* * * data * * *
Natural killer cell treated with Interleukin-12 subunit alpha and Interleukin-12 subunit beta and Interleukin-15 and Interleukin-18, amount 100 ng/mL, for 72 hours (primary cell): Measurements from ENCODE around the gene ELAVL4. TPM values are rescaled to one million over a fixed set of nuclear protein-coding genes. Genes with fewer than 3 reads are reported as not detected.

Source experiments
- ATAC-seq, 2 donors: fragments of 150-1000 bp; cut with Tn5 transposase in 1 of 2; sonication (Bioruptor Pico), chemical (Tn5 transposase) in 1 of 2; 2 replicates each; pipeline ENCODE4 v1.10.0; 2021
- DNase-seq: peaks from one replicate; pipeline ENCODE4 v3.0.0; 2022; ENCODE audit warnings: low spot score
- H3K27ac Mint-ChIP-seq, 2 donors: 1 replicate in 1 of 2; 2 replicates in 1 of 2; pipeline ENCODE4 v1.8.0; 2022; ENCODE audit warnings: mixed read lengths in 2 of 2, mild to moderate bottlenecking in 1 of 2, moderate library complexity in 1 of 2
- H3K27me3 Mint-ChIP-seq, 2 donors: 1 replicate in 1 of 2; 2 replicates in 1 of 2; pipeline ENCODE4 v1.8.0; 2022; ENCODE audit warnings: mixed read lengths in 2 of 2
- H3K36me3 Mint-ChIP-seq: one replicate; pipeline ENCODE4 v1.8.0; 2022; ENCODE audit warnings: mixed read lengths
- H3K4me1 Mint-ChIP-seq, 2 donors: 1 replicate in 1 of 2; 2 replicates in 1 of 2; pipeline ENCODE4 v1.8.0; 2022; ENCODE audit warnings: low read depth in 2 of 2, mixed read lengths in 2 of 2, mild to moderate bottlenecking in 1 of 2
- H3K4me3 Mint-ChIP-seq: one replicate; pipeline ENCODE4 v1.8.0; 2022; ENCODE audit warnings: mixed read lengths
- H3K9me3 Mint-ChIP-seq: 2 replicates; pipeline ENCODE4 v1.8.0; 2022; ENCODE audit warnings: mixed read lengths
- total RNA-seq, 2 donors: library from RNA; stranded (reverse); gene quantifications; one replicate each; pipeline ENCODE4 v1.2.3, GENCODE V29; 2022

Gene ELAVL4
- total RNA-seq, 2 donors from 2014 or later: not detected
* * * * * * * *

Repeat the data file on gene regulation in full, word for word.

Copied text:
Natural killer cell treated with Interleukin-12 subunit alpha and Interleukin-12 subunit beta and Interleukin-15 and Interleukin-18, amount 100 ng/mL, for 72 hours (primary cell): Measurements from ENCODE around the gene ELAVL4. TPM values are rescaled to one million over a fixed set of nuclear protein-coding genes. Genes with fewer than 3 reads are reported as not detected.

Source experiments
- ATAC-seq, 2 donors: fragments of 150-1000 bp; cut with Tn5 transposase in 1 of 2; sonication (Bioruptor Pico), chemical (Tn5 transposase) in 1 of 2; 2 replicates each; pipeline ENCODE4 v1.10.0; 2021
- DNase-seq: peaks from one replicate; pipeline ENCODE4 v3.0.0; 2022; ENCODE audit warnings: low spot score
- H3K27ac Mint-ChIP-seq, 2 donors: 1 replicate in 1 of 2; 2 replicates in 1 of 2; pipeline ENCODE4 v1.8.0; 2022; ENCODE audit warnings: mixed read lengths in 2 of 2, mild to moderate bottlenecking in 1 of 2, moderate library complexity in 1 of 2
- H3K27me3 Mint-ChIP-seq, 2 donors: 1 replicate in 1 of 2; 2 replicates in 1 of 2; pipeline ENCODE4 v1.8.0; 2022; ENCODE audit warnings: mixed read lengths in 2 of 2
- H3K36me3 Mint-ChIP-seq: one replicate; pipeline ENCODE4 v1.8.0; 2022; ENCODE audit warnings: mixed read lengths
- H3K4me1 Mint-ChIP-seq, 2 donors: 1 replicate in 1 of 2; 2 replicates in 1 of 2; pipeline ENCODE4 v1.8.0; 2022; ENCODE audit warnings: low read depth in 2 of 2, mixed read lengths in 2 of 2, mild to moderate bottlenecking in 1 of 2
- H3K4me3 Mint-ChIP-seq: one replicate; pipeline ENCODE4 v1.8.0; 2022; ENCODE audit warnings: mixed read lengths
- H3K9me3 Mint-ChIP-seq: 2 replicates; pipeline ENCODE4 v1.8.0; 2022; ENCODE audit warnings: mixed read lengths
- total RNA-seq, 2 donors: library from RNA; stranded (reverse); gene quantifications; one replicate each; pipeline ENCODE4 v1.2.3, GENCODE V29; 2022

Gene ELAVL4
- total RNA-seq, 2 donors from 2014 or later: not detected